Sunday, 8 September 2019

I like to watch

Remember how computers were supposed to do the work, so people had time to think?

Do you ever catch yourself operating in a tight loop, something like:

  10 Edit file
  20 Invoke [some process] on file
  30 Read output of [some process]
  40 GOTO 10
Feels a bit mechanical, no? Annoying having to switch from the text editor to your terminal window, yes?

Let's break down what's actually happening in your meatspace loop*:

  10 Edit file in text editor
  15 Save file (e.g. Ctrl-S)
  17 Change active window to Terminal (e.g. Cmd/Alt+Tab)
  20 Press [up-arrow] once to recall the last command
  22 Visually confirm it's the expected command
  25 Hit [Enter] to execute the command
  30 Wait for the command to complete
  35 Interpret the output of the command
  40 Cmd/Alt+Tab back to the editor
  45 GOTO 10
That's even more blatant! Most of the work is telling the computer what to do next, even though it's exactly the same as the last iteration.
(*) Props to anyone recognising the BASIC line-numbering reference 😂

Wouldn't something like this be better?

  10 Edit file in text editor
  15 Save file (e.g. Ctrl-S)
  20 Swivel eyeballs to terminal window
  30 Wait for the command to complete
  35 Interpret the output of the command
  40 Swivel eyeballs back to editor
  45 GOTO 10

It can be better

If you've got npm on your system somewhere it's as simple as:

  $ npm install -g watch
and arranging your UI windows suitably. Having multiple monitors is awesome for this. Now by invoking:
  $ watch '[processing command with arguments]' dir1 dir2 ... dirN
you have the machine on your side. As soon as you save any file in dir1, dir2 etc, the command will be run for you. Here are some examples:

Validate a CircleCI build configuration
You're editing the circleci/config.yml of a CircleCI continuously-integrated project. These YAML files are notoriously tricky to get right (whitespace matters...🙄) - so you can get the circleci command-line tool to check your work each time you save the file:
  $ brew install circleci
  $ watch 'circleci config validate' .circleci
Validate a Terraform configuration
You're working on a Terraform infrastructure-as-code configuration. These .TF files can have complex interrelationships - so you can get the terraform command-line tool to check your work each time you save the file:
  $ brew install terraform
  $ watch 'terraform validate' .
Auto-word-count an entire directory of files
You're working on a collection of files that will eventually be collated together into a single document. There's a word-limit applicable to this end result. How about running wc to give you a word-count whenever you save any file in the working directory?:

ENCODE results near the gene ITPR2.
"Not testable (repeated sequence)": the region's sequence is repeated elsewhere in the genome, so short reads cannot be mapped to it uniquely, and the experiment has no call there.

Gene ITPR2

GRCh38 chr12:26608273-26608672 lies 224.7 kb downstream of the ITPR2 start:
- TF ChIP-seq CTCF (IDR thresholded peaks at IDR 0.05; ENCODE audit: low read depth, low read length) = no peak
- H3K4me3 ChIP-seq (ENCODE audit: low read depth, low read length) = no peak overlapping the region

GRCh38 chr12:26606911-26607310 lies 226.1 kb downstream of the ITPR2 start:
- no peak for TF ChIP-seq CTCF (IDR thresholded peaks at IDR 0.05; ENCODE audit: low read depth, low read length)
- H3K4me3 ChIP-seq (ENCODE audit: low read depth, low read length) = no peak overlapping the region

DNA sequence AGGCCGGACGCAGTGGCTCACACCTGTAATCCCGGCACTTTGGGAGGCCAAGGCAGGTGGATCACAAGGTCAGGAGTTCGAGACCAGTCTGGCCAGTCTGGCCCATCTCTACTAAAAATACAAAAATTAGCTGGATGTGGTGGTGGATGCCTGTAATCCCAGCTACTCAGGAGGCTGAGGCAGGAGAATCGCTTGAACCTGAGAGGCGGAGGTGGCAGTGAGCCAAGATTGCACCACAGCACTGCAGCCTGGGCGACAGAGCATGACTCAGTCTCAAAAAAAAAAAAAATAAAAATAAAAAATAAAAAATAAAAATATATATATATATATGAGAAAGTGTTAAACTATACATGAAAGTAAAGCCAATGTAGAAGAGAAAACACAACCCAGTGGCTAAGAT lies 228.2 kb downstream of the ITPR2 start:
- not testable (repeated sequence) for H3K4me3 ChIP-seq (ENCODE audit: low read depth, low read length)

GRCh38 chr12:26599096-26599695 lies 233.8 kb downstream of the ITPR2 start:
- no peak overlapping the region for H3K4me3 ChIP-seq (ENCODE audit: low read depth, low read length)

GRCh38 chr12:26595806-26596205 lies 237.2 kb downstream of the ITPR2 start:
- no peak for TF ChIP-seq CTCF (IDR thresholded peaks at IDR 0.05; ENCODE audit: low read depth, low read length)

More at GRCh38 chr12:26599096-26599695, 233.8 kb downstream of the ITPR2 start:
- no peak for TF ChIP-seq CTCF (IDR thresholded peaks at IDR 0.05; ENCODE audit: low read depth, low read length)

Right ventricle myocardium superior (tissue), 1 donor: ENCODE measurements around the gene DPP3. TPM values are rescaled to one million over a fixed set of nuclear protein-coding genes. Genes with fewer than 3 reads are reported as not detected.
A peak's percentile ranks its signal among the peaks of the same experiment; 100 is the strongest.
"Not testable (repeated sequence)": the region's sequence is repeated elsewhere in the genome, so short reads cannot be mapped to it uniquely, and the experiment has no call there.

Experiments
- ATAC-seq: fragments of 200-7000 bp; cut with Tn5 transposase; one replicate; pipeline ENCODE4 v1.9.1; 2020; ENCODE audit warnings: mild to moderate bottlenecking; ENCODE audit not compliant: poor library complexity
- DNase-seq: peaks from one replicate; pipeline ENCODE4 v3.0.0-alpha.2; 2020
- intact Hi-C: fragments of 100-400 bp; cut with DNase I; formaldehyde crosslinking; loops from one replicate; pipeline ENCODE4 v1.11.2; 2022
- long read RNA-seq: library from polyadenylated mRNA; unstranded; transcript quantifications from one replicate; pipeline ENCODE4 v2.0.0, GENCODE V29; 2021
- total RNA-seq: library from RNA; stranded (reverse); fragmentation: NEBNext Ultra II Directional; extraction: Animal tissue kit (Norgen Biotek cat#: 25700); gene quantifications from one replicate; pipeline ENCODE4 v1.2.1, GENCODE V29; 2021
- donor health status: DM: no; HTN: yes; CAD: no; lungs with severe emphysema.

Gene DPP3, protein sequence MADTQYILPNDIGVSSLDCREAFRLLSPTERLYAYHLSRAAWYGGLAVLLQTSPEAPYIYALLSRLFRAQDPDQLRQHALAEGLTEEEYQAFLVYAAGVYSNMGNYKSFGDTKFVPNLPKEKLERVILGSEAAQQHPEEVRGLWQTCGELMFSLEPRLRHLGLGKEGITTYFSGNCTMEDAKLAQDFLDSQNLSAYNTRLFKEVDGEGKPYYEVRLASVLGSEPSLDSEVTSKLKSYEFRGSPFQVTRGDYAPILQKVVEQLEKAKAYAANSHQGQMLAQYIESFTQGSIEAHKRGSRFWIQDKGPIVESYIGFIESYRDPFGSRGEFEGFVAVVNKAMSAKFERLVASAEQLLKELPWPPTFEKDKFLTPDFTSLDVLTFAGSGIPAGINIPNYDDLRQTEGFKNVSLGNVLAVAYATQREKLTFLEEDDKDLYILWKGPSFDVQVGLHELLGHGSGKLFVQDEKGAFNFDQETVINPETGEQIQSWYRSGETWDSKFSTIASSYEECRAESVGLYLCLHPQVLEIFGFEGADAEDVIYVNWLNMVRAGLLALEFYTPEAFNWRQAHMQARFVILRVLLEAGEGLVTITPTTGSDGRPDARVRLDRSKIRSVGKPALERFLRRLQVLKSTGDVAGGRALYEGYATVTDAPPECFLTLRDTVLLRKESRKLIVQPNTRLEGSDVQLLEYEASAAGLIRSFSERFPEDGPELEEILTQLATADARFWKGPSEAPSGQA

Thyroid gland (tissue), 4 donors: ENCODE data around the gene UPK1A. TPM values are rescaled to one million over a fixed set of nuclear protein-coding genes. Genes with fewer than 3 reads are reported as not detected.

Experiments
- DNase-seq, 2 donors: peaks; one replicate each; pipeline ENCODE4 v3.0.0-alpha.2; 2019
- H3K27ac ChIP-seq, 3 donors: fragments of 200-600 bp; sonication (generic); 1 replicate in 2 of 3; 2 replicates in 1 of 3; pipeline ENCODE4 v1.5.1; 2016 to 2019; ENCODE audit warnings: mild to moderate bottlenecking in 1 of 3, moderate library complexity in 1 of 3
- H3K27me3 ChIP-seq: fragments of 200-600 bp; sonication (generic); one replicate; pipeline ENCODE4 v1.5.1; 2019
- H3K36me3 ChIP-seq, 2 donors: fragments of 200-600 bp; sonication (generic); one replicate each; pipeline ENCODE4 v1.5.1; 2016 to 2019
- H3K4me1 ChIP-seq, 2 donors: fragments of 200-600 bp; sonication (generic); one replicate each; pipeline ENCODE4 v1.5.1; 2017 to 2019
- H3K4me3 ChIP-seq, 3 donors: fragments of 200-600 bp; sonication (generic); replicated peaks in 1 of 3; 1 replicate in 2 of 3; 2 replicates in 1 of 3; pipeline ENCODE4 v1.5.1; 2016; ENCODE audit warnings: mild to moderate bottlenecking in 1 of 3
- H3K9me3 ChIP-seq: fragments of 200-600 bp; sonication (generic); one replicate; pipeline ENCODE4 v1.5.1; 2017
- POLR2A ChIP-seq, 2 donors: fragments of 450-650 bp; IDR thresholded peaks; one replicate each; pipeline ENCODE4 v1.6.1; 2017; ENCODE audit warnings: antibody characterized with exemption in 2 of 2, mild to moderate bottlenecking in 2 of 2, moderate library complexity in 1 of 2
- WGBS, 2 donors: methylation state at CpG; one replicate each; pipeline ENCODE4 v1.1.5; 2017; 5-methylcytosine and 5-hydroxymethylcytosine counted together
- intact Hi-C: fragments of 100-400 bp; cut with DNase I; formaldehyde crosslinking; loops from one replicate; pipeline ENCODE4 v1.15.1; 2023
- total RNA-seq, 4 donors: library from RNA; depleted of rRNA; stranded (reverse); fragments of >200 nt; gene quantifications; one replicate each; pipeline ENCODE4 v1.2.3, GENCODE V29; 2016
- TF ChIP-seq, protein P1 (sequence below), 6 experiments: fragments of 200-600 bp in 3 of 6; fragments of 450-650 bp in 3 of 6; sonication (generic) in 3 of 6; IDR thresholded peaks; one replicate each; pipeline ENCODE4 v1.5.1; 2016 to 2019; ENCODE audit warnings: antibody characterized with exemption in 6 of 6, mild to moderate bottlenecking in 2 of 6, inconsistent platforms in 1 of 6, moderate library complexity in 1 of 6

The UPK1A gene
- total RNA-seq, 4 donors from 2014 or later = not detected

$ watch 'wc -w *.txt' .

Power tip

Sometimes, the command in your watch expression is so quick (and/or its output so terse), you can't tell whether you're seeing the most-recent output. One way of solving this is to prefix the time-of-day to the output - a quick swivel of the eyeballs to the system clock will confirm which execution you're looking at:

  $ watch 'echo `date '+%X'` `terraform validate`' .
  > Watching .
  13:31:59 Success! The configuration is valid. 
  13:32:23 Success! The configuration is valid.
  13:34:41 Success! The configuration is valid.
  

Saturday, 31 August 2019

Serviio 2.0 on Raspbian "Buster"

After a recent SD card corruption (a whole-house power outage while the Raspberry Pi Model 3B must have been writing to the SD card), I have been forced to rebuild the little guy. It's been a good opportunity to get the latest-and-greatest, even if it means sometimes the various instructional guides are slightly out-of-date. Here's what I did to get the Serviio Media Streamer, version 2.0, to work on Raspbian Buster [Lite](*):

Install dependencies

Coming from the "lite" install, we'll need a JDK, plus the various encode/decode tools Serviio uses to do the heavy lifting:

$ sudo su
# apt-get update
# apt-get install ffmpeg x264 dcraw
# apt-get install --no-install-recommends openjdk-11-jdk

Download and unpack Serviio 2.0

This will result in serviio being located in /opt/serviio-2.0:
# wget http://download.serviio.org/releases/serviio-2.0-linux.tar.gz
# tar -xvzf serviio-2.0-linux.tar.gz -C /opt

Set up the Serviio service in systemd

Create a serviio user, and give them ownership of the install directory:
# useradd -U -s /sbin/nologin serviio
# chown -R serviio:serviio /opt/serviio-2.0
Create the a file serviio.service with the following contents:
[Unit]
Description=Serviio media Server
After=syslog.target network.target

[Service]
User=serviio
ExecStart=/opt/serviio-2.0/bin/serviio.sh
ExecStop=/opt/serviio-2.0/bin/serviio.sh -stop